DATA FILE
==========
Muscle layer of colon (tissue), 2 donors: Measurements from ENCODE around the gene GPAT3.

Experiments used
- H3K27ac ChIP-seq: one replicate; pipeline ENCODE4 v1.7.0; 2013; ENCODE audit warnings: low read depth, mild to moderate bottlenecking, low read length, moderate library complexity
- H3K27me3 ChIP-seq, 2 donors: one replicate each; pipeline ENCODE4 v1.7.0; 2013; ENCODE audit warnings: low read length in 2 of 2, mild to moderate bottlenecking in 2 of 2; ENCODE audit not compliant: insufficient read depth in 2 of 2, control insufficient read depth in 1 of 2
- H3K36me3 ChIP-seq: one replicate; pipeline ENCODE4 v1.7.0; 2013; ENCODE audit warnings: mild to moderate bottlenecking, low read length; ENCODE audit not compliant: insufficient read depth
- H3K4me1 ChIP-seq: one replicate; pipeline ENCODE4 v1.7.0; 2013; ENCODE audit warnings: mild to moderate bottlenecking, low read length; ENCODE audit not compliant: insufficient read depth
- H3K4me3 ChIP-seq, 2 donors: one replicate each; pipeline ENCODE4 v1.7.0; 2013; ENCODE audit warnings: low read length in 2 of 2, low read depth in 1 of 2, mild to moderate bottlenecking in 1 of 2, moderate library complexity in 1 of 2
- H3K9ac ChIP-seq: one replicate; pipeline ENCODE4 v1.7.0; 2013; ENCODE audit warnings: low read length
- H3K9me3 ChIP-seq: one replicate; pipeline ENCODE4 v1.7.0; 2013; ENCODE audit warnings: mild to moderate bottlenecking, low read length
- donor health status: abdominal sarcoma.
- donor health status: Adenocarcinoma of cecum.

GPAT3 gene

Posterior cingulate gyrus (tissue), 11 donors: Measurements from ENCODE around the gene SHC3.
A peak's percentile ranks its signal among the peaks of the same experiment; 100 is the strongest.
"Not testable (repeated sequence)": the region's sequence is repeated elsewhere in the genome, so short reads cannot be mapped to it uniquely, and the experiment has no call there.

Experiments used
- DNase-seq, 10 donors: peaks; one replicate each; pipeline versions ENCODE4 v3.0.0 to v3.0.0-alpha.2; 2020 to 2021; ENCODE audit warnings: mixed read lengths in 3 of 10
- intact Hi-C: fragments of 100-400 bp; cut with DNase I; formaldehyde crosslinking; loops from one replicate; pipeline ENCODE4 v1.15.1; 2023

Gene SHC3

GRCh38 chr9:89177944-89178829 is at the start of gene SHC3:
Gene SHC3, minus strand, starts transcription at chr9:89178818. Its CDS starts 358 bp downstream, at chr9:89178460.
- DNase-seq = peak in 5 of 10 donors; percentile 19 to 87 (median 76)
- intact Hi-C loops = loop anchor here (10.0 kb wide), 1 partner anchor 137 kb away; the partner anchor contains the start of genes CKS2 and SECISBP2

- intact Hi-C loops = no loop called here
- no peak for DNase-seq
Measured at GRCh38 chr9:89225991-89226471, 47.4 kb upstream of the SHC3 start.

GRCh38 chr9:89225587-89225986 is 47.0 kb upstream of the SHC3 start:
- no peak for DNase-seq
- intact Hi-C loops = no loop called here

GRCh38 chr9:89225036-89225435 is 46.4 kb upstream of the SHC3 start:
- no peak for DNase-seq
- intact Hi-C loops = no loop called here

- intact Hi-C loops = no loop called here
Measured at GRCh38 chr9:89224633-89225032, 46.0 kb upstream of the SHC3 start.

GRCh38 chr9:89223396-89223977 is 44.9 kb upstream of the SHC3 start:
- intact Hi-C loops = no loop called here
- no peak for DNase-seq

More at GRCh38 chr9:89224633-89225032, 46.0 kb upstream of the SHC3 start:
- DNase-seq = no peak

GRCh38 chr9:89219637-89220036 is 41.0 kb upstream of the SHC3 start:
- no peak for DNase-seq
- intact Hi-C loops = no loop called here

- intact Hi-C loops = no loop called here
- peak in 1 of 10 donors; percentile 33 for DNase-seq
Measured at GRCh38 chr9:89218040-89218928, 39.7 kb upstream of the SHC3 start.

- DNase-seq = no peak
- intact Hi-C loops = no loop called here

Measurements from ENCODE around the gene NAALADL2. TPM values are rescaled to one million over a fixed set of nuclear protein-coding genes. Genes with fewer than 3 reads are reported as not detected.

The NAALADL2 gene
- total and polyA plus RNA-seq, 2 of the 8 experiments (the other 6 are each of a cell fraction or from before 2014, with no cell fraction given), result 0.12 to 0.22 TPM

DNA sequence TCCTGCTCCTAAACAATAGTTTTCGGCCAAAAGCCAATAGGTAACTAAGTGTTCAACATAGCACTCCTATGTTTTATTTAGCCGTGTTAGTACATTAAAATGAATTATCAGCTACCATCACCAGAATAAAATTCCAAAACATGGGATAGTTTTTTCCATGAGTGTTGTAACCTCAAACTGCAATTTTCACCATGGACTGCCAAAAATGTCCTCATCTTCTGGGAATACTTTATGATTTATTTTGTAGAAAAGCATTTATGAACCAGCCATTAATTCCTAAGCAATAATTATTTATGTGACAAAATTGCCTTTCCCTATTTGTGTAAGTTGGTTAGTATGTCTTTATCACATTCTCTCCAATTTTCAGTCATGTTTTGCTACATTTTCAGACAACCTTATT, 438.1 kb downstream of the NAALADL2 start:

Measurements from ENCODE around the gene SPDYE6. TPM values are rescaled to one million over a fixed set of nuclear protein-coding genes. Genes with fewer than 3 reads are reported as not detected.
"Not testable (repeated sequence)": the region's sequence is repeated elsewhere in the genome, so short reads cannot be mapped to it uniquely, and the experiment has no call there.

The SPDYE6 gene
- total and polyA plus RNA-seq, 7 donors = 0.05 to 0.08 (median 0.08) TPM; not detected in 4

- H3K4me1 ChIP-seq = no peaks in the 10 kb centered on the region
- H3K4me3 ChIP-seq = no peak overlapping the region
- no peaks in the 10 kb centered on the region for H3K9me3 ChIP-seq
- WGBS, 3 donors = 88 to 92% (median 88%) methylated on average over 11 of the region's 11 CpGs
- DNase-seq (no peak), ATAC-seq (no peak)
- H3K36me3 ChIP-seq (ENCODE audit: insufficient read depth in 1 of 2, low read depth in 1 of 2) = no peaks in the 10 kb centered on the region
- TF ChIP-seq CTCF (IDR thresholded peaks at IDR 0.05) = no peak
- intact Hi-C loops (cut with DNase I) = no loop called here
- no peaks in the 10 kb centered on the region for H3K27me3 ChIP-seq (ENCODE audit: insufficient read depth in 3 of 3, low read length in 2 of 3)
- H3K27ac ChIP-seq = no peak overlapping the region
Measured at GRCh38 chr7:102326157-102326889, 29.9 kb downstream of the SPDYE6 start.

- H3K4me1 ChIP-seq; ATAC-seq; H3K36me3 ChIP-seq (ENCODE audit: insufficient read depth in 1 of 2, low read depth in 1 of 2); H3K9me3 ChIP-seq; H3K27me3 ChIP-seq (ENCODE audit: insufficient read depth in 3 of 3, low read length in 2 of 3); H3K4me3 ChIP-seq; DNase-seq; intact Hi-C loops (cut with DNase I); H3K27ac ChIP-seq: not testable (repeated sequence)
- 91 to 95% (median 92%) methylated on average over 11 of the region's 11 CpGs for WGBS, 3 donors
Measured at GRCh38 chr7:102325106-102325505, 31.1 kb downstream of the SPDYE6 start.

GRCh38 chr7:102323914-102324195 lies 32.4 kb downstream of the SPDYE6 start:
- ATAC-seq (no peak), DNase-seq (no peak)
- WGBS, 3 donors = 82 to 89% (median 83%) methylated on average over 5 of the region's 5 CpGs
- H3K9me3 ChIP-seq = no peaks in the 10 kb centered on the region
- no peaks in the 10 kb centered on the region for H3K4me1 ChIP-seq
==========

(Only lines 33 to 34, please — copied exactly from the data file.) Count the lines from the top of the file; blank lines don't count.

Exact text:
- intact Hi-C loops = no loop called here
Measured at GRCh38 chr9:89224633-89225032, 46.0 kb upstream of the SHC3 start.